Why it matters: An implication that liquidity buffers shouldn’t be breached hinders banks’ ability to support the economy when faced with liquidity stress. Banks need clarity from regulators on their expectations for using and maintaining high-quality liquid assets when appropriate and for those expectations to be understood and accepted by the market. The economy would benefit from regulatory and supervisory adjustments that clarify banks’ ability to use their liquid assets in times of stress.

To learn more, click here.

In Case You Missed It

The Crypto Ledger

Crypto hedge fund Three Arrows Capital defaulted on loans tied to large bets on tokens including the collapsed Luna, the Wall Street Journal reported this week. A British Virgin Islands court ordered the firm to liquidate after creditors sued it. Other crypto firms with exposure to the fund are facing potential losses, including lender and market maker Genesis Trading, whose losses could be in the hundreds of millions, according to CoinDesk.

  • Celsius risk: Crypto lender Celsius Network, which recently froze customer withdrawals, touted itself as less risky than a bank with better returns, but investor documents show it carried high risk, issuing large loans backed by minimal collateral, according to the Wall Street Journal.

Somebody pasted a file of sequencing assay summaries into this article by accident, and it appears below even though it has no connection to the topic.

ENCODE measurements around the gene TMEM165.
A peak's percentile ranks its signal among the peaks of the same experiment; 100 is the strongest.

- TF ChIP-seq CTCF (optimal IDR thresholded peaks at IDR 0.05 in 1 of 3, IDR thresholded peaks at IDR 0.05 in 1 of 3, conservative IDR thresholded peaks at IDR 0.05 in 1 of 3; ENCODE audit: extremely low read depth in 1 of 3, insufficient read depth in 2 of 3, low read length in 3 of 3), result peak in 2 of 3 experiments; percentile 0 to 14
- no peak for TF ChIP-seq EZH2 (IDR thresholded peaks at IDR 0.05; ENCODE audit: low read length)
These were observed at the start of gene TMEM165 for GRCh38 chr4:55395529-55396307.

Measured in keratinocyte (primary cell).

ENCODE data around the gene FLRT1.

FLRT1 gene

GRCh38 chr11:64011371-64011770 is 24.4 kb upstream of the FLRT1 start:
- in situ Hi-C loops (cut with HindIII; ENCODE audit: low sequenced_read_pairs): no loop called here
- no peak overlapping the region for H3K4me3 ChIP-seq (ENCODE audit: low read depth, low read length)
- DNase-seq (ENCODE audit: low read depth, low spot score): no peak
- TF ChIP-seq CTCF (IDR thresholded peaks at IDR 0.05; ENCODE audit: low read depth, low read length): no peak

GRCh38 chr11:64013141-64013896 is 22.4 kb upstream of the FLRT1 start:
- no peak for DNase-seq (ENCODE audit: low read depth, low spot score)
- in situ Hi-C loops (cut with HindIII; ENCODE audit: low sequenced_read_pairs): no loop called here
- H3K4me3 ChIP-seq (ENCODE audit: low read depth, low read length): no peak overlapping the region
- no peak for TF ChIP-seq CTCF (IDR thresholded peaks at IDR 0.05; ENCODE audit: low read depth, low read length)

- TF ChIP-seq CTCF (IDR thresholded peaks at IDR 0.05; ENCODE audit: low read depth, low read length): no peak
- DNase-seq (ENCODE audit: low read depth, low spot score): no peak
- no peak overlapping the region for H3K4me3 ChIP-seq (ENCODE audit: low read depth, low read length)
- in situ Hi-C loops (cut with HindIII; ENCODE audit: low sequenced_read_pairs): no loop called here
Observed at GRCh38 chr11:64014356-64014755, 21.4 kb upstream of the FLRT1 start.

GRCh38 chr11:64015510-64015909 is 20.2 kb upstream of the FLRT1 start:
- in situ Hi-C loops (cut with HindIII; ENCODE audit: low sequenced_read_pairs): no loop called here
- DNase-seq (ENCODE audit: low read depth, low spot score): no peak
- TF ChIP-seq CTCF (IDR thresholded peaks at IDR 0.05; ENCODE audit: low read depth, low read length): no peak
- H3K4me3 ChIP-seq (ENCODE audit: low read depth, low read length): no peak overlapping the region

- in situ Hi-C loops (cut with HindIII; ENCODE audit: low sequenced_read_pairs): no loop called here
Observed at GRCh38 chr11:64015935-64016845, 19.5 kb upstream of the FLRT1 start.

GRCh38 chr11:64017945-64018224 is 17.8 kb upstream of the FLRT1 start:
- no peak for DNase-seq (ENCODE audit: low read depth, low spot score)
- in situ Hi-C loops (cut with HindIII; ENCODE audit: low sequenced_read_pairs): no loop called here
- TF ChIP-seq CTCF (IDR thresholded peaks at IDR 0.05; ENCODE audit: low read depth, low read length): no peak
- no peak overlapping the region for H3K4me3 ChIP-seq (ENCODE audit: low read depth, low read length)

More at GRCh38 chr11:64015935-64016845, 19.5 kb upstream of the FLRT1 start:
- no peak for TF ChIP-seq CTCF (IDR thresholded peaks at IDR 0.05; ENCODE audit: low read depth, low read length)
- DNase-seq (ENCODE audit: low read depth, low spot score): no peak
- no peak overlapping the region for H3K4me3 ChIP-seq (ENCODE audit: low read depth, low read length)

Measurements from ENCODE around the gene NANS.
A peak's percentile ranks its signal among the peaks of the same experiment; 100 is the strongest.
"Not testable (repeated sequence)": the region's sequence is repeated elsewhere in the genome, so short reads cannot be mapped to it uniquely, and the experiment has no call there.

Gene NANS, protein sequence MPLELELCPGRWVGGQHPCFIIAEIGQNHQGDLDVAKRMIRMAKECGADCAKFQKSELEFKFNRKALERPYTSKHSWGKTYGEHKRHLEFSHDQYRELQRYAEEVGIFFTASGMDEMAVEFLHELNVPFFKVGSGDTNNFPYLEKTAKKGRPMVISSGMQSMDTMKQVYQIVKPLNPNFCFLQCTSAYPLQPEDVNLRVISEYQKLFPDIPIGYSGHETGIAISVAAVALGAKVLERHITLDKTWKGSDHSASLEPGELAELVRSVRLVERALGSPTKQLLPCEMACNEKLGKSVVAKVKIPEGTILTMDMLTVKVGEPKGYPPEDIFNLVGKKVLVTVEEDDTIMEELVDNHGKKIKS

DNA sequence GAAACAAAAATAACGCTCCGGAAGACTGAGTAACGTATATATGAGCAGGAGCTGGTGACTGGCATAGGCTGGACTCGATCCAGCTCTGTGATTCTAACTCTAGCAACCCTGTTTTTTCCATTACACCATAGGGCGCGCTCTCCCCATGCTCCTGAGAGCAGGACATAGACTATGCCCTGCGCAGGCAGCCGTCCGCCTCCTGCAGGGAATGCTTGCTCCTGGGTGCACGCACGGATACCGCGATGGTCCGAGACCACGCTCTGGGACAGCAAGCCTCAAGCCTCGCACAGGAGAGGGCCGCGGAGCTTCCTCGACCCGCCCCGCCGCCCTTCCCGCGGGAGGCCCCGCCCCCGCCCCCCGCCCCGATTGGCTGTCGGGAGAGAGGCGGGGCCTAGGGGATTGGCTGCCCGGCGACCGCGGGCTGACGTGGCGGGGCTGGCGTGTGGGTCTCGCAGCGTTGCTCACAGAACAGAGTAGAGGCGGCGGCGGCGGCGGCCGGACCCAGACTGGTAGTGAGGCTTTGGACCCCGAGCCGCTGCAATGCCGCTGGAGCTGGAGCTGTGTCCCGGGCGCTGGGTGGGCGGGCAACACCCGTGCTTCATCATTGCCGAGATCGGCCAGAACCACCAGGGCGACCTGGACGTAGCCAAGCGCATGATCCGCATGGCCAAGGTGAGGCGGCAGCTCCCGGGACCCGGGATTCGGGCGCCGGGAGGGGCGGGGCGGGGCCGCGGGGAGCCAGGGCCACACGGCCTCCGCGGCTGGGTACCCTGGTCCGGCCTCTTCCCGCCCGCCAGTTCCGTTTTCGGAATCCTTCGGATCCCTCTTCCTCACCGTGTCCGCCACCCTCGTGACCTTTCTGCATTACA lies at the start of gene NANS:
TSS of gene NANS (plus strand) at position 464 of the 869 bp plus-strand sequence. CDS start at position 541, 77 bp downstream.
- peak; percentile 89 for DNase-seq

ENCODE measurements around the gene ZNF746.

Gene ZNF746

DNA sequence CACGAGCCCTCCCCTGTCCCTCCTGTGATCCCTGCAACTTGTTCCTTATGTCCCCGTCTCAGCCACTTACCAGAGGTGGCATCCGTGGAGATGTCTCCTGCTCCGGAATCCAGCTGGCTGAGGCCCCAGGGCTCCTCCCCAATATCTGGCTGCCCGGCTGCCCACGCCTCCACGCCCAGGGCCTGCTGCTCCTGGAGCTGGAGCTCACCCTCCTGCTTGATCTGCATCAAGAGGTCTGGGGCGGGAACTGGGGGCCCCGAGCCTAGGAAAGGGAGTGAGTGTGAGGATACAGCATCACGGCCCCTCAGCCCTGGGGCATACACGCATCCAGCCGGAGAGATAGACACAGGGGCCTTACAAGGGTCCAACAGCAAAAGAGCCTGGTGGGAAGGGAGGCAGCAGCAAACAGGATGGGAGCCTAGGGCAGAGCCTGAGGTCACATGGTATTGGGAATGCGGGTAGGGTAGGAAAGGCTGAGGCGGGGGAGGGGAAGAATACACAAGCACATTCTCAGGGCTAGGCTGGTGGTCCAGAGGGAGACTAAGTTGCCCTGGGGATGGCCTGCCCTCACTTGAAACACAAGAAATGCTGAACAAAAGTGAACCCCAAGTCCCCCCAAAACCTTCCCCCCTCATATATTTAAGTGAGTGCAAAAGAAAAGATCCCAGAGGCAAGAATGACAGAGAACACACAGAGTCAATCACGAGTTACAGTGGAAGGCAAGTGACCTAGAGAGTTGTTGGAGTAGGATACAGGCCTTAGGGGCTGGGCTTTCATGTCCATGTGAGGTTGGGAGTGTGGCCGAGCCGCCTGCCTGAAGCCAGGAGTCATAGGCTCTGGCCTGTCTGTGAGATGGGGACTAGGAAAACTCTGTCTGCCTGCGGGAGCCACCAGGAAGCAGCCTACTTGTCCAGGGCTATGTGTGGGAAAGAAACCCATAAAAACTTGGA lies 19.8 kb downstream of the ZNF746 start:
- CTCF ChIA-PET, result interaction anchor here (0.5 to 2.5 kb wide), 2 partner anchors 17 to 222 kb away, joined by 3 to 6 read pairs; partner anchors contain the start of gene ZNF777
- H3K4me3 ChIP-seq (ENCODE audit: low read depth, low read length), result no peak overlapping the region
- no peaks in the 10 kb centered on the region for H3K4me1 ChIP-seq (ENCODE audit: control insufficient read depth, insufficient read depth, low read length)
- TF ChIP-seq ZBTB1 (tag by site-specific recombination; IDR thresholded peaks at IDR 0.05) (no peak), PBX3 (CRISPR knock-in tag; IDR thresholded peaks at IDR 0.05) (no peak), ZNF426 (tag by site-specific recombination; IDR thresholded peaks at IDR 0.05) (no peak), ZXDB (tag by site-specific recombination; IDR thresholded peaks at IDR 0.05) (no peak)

• North Korea: Crypto theft and hacking has become a source of foreign currency and a means of sanctions evasion to North Korea, according to the New York Times.
  • FTX eyeing Robinhood: Sam Bankman-Fried’s FTX is exploring an acquisition of Robinhood, according to Bloomberg.

BPI Urges Flexibility in Climate Risk Management and Acknowledgment of Data Gaps

BPI this week commented on the Financial Stability Board’s Interim Report on Supervisory and Regulatory Approaches to Climate-Related Risks. The final report should acknowledge the lack of supporting evidence and high costs of tools such as capital requirements for addressing climate-related risk, BPI wrote. It should also clarify that any supervisory approach to climate-related financial risk must recognize significant gaps in data, the early stage of modelling and methodologies and limits on climate data availability and quality. The final report should also enable financial institutions to be flexible in designing and implementing risk management approaches to climate-related financial risk.

U.S. Unveils New Russia Sanctions

The U.S. this week announced new sanctions targeting Russia’s defense industry and a ban on imports of Russian gold. The sanctions target entities and individuals including State Corporation Rostec.

MUFG Appoints New Executive Chairman for Americas

Mitsubishi UFJ Financial Group has promoted Masatoshi Komoriya to executive chairman of the Board of Directors for MUFG Americas Holdings Corp. and its U.S. banking subsidiary, the bank announced this week.

Next Post: BPInsights: November 19 2022 View Next Post


Disclaimer:

The views expressed do not necessarily reflect those of the Bank Policy Institute’s member banks, and are not intended to be, and should not be construed as, legal advice of any kind.